Until machines actually acquire some of these human abilities, your best bet is to work with language-learning experts who can also equip you with the thinking, history and culture that support that new language. Because these contextual aspects of language—the things the bots cannot teach you—will give you the most confidence and comfort socially as your knowledge grows.

Here are five tips that helped me learn language more fully and easily, and kept me in the game when I felt discouraged or frustrated with my progress. Use these, along with any technology, apps or programs you want to try. You will find more enjoyment, fulfillment, and well-deserved pride in your own language-learning capabilities and accomplishments.

  1. Find a coach-teacher you can trust and confide in.

Learning a new language is really all about you. Everyone learns differently and at different rates. We all have different expectations and apprehensions. The relationship with your coach-teacher is completely confidential, supportive, and totally personalized. The more they know about you, your journey, goals and anxieties, the more they can adapt things and smooth the route for you.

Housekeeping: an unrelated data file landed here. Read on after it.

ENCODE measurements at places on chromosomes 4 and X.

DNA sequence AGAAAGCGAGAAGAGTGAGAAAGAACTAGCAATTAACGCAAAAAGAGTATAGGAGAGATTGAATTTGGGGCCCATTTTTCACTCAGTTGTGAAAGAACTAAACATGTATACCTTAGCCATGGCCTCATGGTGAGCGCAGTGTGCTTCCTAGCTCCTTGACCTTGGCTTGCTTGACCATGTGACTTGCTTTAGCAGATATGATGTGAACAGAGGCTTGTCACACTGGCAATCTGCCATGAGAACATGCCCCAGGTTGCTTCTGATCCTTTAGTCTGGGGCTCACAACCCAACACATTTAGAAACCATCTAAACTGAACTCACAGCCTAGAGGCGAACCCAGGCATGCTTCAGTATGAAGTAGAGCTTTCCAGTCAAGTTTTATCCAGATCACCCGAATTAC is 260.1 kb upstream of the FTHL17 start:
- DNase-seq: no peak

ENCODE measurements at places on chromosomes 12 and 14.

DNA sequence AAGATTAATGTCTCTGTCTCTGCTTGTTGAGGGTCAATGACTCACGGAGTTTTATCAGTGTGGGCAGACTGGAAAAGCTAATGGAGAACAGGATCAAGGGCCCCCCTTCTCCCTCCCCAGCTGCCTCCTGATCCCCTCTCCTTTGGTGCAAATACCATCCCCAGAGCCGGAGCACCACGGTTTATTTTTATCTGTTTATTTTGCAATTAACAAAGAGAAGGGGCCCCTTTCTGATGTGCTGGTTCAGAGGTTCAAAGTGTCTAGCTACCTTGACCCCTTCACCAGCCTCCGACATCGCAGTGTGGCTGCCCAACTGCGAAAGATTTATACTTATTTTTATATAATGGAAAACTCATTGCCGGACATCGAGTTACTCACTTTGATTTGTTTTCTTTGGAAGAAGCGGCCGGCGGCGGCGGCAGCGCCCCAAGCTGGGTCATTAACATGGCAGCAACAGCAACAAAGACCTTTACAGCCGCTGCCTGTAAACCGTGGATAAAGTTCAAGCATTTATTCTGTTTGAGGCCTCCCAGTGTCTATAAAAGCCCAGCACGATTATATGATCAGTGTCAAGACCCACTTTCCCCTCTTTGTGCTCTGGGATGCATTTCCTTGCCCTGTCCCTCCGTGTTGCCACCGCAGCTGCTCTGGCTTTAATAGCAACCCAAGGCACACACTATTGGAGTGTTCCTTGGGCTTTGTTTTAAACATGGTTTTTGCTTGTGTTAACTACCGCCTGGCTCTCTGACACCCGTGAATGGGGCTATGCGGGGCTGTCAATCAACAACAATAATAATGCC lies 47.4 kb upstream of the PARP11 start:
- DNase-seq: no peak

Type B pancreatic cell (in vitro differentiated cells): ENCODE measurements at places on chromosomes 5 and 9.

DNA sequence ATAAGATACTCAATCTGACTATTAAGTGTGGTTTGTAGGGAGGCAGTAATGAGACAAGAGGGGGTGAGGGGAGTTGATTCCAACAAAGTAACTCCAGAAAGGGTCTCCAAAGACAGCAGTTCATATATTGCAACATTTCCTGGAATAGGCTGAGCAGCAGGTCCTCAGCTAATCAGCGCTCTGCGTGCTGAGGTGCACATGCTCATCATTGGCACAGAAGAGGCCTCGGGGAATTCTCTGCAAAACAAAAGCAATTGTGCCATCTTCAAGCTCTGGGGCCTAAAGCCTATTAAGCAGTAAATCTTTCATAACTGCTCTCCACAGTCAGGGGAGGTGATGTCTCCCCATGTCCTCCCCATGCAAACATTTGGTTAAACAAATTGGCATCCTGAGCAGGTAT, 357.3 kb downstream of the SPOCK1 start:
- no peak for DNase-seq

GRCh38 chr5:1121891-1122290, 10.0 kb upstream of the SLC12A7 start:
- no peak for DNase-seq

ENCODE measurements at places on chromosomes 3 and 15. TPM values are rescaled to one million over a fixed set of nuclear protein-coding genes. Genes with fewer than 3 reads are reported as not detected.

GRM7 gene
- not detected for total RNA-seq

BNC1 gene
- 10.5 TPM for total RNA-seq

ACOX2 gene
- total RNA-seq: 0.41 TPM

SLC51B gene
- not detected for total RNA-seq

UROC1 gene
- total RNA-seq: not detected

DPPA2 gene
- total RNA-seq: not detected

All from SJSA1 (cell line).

At Language Advantage, our programs are flexible and adaptable, both in subject matter and the approach to learning. All our coach-teachers are experienced language tutors and language learners, so they remember how it feels to be a “beginner.”  They are friendly, patient, accommodating, and interested in making learning easier, less stressful and even enjoyable for you.

  1. Set small, achievable goals for your progress.